Nick Jenkins: How I fattened up Moonpig
Ex commodities trader Nick Jenkins launched his own card copmany in 2000. It took five years to turn a profit, but now his company, Moonpig, sells ten million cards a year.
As death threats go, Nick Jenkins, 42, couldn't have asked for a timelier one. As a Moscow-based commodities trader, "one of my clients stole $10m worth of sugar. I pursued him, had him arrested and he took offence." Shortly after, Jenkins found a less-than-friendly warning pinned to his door. "I can take a hint," says the founder of £21m-a-year greeting cards firm Moonpig.com. "Which turned out to be lucky, because the economy collapsed within three months of me leaving."
Shropshire-born Jenkins returned to Britain in 1998 and took an MBA at Cranfield business school. "I wanted to do something entrepreneurial, but I hadn't come up with a plan. So I thought I'd do an MBA while I came up with a clever idea." While looking at online options, "I decided I wanted a product that I could improve. And the only way to do that was through personalisation."
Jenkins spotted his opportunity while buying greeting cards he'd Tipp-ex out the card's caption and write in one of his his own. "It made it more relevant." Allowing customers to create their own cards over the internet was his brainwave. "You could print them from scratch, which solved the problem of having lots of stock." And because digital printing was beginning to develop, "it was possible to come up with a single personalised greeting card".
In 1999, Jenkins bought some factory space in the Lotts road, Chelsea, at £25 a square foot and put £160,000 of his own money into the business. Having hired a web company and recruited a printing specialist, in August 1999 he signed up greetings card publisher Paperlink as an investor. In return, they gave Moonpig the rights to sell its card designs online.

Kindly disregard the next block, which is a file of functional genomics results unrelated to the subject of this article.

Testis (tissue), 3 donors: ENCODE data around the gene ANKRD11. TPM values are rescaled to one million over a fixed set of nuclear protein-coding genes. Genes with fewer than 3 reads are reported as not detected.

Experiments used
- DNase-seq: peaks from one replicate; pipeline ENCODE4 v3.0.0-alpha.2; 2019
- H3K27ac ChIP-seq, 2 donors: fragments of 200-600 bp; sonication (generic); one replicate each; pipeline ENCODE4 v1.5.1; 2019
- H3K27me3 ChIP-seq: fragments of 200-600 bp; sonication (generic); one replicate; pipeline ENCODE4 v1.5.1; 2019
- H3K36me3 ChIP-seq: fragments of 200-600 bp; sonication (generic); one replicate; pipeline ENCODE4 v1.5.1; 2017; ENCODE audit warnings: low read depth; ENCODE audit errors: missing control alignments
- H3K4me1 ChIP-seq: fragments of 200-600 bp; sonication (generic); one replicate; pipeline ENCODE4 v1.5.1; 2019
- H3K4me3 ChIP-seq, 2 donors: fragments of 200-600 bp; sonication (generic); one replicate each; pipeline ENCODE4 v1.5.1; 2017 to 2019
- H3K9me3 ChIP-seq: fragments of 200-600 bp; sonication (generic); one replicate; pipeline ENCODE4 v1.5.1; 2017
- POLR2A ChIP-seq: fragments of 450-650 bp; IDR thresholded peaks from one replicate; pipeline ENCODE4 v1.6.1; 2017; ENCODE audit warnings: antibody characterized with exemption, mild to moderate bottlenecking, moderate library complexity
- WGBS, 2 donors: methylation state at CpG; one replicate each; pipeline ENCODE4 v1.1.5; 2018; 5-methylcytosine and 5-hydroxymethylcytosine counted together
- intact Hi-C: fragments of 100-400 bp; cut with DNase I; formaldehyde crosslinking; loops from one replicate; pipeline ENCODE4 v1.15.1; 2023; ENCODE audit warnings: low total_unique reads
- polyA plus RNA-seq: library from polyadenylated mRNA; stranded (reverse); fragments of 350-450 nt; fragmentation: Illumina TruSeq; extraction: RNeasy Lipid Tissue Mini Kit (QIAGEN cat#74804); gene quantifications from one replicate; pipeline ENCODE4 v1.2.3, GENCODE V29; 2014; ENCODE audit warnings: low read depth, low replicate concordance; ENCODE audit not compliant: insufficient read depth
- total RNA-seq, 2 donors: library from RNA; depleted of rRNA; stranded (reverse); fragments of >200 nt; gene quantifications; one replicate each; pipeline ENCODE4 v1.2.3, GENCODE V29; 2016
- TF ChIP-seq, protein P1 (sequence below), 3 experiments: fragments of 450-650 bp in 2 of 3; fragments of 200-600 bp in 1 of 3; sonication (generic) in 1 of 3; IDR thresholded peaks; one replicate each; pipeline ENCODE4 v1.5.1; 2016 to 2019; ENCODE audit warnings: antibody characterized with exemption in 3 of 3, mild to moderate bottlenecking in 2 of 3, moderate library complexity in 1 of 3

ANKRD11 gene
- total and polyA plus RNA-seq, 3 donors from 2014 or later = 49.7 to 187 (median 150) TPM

In June 2000, the company was ready for launch. However, the dotcom crash meant it "took four years and four different rounds of drawn out and painful fundraising" to keep them afloat.
Jenkins had "no marketing budget", so during the first six years, 90% of sales came by word of mouth. It took five years just to break even, but it taught him a valuable lesson that the most important part of marketing is getting the product right. "If you have a good product, it will sell itself."
Losses of £1m in the first year were followed by shortfalls of £0.75m, £0.5m and £0.25m until 2005, when the firm finally turned profitable on £3m of sales. "In some respects I feel lucky that I didn't raise a large sum of money at the start from venture capitalists because the pressure would have been to spend it all on land grab and develop a massive overhead." Business only built up gradually, but "the gap between how much money we raised and our sales would have appeared much greater if we had raised more money".
This year, the firm will send out ten million cards, after taking orders for 6.7 million in 2008. "What I love about this business is going to the factory and seeing all these cards being printed and thinking that's the best birthday card anyone will get." And with the business still growing, "it's quite a buzz to know that 30,000 people a day will open an envelope and have a laugh".